Thursday, November 1, 2018

Here’s the Thing About Language

Autisticeducator, Here’s the Thing About Language on Tumblr

Here's the Thing About Language

You can change labels of what you call people all you want “to be more people friendly” or whatever reason you claim to have.
If you don’t change the social constructs behind the language, the factors limiting the group that is actually directly affected by the language, then changing the language becomes rather pointless because it doesn’t actually change any of the social issues behind it.
Take people first language (yes, I’m going to continuously be picking on people first language because it does such a good job at getting my point across). The abled bodied population was like “This sounds good, let’s use it for the entire disabled community.”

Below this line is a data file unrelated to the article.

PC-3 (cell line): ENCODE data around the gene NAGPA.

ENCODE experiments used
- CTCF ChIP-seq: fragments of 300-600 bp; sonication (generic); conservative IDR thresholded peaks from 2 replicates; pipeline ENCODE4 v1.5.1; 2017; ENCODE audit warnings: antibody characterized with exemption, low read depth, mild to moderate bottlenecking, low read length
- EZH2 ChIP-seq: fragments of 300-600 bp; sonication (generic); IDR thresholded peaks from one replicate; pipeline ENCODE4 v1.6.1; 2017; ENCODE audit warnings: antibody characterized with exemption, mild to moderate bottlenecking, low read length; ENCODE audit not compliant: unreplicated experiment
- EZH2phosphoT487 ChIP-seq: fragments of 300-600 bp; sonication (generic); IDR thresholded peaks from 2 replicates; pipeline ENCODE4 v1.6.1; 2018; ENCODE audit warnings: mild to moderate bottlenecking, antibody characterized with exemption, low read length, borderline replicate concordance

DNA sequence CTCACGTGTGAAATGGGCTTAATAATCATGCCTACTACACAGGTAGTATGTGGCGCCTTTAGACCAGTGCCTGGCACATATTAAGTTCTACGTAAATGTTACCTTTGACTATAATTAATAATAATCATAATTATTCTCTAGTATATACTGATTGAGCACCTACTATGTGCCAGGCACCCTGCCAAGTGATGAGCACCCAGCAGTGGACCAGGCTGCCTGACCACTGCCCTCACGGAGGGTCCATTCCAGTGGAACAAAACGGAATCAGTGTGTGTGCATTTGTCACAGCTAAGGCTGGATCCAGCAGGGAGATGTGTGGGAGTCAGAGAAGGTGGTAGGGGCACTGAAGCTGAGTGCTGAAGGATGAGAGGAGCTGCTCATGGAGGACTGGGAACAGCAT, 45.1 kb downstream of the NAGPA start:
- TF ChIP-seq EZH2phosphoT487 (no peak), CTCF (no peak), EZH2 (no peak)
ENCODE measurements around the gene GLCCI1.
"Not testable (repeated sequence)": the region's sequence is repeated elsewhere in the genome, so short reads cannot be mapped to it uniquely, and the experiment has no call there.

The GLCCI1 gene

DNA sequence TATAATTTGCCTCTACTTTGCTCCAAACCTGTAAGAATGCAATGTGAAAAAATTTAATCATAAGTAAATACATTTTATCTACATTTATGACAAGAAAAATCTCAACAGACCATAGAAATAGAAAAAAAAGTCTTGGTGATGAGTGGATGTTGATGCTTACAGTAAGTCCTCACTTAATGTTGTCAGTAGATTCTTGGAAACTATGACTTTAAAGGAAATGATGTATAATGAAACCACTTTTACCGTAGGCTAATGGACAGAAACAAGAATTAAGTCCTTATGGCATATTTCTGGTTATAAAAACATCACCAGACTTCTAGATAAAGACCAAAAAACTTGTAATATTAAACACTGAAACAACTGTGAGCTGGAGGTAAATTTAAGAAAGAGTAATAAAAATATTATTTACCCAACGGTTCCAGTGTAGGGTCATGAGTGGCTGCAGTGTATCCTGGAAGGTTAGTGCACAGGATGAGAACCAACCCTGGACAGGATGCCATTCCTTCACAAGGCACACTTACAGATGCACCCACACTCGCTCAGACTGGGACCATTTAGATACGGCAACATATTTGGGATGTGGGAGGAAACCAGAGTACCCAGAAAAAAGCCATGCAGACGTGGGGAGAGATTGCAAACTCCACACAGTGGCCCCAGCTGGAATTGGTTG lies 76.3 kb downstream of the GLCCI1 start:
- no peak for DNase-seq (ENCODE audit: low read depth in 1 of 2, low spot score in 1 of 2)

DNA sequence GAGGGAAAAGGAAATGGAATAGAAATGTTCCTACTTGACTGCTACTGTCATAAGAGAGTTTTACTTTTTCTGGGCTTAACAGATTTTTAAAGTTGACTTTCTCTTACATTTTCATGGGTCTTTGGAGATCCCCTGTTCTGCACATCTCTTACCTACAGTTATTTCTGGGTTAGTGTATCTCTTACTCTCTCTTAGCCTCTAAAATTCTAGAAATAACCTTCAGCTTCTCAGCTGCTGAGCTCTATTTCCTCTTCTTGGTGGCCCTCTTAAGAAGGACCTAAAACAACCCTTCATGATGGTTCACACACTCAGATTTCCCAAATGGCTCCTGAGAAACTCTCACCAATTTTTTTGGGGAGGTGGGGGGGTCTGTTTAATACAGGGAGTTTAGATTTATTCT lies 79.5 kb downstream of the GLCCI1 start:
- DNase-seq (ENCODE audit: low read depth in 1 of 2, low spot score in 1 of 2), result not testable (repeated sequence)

Yeah, except the autistics have been shouting “Um excuse me, but people first language dehumanizes us because it separates us from our identity. We want identity first language.”
And if those advocating for people first language (especially abled bodied parents and those in education) had ever stopped to deal with the social constructs that affect the autistic community instead of pushing on their language crusade, I wouldn’t be writing this post right now. But they didn’t.
And people first language is not harmless like they want to believe. I’ve personally had people first language used against me numerous times by people who did not want to acknowledge that I am autistic. People first makes it easier for people to deny us either our needs or our agency (or both) by allowing them to think “Oh they’re a person and I can just push this autism bit off to the side and ignore its exsistance.”
That’s why I am insistent on identity first language. I want to make it difficult to separate autism from myself because they are not separate entities. They are the same entity because I see and experience everything through an autistic lens. People who aren’t going to see me as a person won’t see me as one regardless of language used. It’s those who only want to see me as a person if autism isn’t coming along for the ride that I find really problematic.

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